Hospital Authority rapped over pay study

PUBLISHED : Thursday, 01 September, 2005, 12:00am
UPDATED : Thursday, 01 September, 2005, 12:00am

Board members say staff committee is being too secretive about the findings

The Hospital Authority board is being urged to open up after it was criticised for being 'secretive' in handling a pay study for its senior executives.

Kwok Ka-ki, a board member and legislator for the medical sector, said he was frustrated by the board's lack of transparency.

The authority has commissioned a consultancy study on the pay and conditions for its 40-odd senior executives, including the chief executive and the chief executives of clusters and hospitals.

The consultancy firm has briefed the board's staff committee at least twice about its findings. The staff committee, headed by board chairman Anthony Wu Ting-yuk, is formed by chairmen of the board's six functional committees.

All board members were invited to a briefing session of the study in July, but the meeting was cancelled at the last minute.

In a letter to board members, Mr Wu said the staff committee needed more time to study the report before briefing the whole board.

'Other board members cannot get access to the report,' Dr Kwok said. 'Why is it only available to the staff committee?'

He said the board had long been dominated by the authority executives who set the meeting agenda.

'The discussion papers only outline policies and plans they have already decided on, and they are there at the meeting just to inform us, not to consult us.'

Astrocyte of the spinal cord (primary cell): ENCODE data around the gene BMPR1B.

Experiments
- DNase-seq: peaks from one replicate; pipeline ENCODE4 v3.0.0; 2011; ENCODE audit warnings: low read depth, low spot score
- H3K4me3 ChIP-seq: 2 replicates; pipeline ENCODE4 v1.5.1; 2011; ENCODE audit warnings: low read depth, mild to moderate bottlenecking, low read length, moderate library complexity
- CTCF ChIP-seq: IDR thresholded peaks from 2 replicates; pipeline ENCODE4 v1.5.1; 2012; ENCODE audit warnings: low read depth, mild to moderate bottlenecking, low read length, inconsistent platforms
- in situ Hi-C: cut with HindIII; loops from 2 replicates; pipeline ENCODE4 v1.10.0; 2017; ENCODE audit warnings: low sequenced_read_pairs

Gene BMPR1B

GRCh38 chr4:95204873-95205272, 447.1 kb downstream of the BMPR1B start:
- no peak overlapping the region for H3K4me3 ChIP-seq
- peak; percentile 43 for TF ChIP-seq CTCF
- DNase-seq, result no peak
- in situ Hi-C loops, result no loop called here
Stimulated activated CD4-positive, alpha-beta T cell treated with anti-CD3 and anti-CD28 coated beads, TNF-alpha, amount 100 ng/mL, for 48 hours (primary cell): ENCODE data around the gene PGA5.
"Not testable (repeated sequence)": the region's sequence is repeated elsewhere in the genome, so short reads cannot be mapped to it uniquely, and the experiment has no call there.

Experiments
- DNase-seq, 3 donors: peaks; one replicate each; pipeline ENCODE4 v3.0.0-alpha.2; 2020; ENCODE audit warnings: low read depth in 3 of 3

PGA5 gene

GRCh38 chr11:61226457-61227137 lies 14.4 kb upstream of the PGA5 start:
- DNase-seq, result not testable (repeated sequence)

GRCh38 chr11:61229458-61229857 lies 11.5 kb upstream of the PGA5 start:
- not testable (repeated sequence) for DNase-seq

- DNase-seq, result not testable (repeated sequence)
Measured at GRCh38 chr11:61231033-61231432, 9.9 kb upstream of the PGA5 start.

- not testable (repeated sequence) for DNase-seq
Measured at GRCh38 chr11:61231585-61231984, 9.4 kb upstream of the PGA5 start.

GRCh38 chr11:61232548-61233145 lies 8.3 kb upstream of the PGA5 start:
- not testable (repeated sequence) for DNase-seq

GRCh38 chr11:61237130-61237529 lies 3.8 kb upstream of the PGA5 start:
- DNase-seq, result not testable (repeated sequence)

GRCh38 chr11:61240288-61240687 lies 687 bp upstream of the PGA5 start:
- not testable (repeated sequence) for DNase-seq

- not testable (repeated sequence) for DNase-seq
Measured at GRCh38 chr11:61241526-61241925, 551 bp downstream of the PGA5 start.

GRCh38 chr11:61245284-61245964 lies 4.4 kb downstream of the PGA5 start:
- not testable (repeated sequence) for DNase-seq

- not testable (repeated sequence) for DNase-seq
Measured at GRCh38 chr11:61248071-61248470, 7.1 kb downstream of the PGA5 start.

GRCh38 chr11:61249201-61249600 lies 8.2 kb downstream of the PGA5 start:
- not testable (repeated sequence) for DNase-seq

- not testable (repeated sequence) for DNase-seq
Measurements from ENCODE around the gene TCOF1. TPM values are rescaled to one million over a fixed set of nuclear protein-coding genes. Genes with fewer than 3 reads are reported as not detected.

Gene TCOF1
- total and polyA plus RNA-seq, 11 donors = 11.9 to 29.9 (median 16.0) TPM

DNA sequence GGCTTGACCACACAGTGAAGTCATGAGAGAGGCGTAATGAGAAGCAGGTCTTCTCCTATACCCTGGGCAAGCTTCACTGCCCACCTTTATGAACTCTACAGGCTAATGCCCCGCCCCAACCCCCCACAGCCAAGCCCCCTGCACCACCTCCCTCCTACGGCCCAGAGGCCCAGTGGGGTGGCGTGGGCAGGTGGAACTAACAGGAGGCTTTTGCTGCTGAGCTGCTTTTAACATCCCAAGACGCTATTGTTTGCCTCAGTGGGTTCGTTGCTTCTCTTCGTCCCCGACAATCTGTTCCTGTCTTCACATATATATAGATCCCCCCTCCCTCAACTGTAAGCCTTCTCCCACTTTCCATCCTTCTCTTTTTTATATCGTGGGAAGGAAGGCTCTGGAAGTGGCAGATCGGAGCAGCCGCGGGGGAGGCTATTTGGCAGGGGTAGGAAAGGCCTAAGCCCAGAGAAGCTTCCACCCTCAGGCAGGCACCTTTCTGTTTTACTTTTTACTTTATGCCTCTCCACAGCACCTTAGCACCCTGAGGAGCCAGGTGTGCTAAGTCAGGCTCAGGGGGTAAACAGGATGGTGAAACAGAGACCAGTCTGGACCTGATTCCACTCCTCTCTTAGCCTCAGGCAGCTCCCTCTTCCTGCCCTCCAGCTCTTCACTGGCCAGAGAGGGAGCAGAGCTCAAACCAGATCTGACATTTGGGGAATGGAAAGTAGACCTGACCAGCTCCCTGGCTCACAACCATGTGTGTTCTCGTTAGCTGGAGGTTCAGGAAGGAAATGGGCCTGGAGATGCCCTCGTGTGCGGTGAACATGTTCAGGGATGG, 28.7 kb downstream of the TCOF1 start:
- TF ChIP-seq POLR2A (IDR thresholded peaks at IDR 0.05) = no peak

Fellow board member Joseph Lee Kok-long - legislator for health services and also a member of the Housing Authority - agreed that the Hospital Authority board was very executive-led.

'My view towards the Housing Authority is much better. The executives there really listen to members' views. In the Hospital Authority board, members have little say in policymaking.'

Another board member - who refused to be named - said he sometimes found the board meetings a waste of time. 'It has become the culture here that there is not much discussion but just senior executives reporting their work.'

Mr Wu said the staff committee wanted to study the report in detail before releasing it to the board and the public because the issue was rather 'sensitive'.

Mr Wu said the committee would brief the board towards the end of the month about the findings. 'We will also release all the findings to the public.'

He has advised board members and the executives to have more discussions at board meetings.

'As the agenda is very long and it takes hours to deliberate, members are requested to read all papers before the board meetings. The executives have been advised that their presentations should be short and cover the salient points.'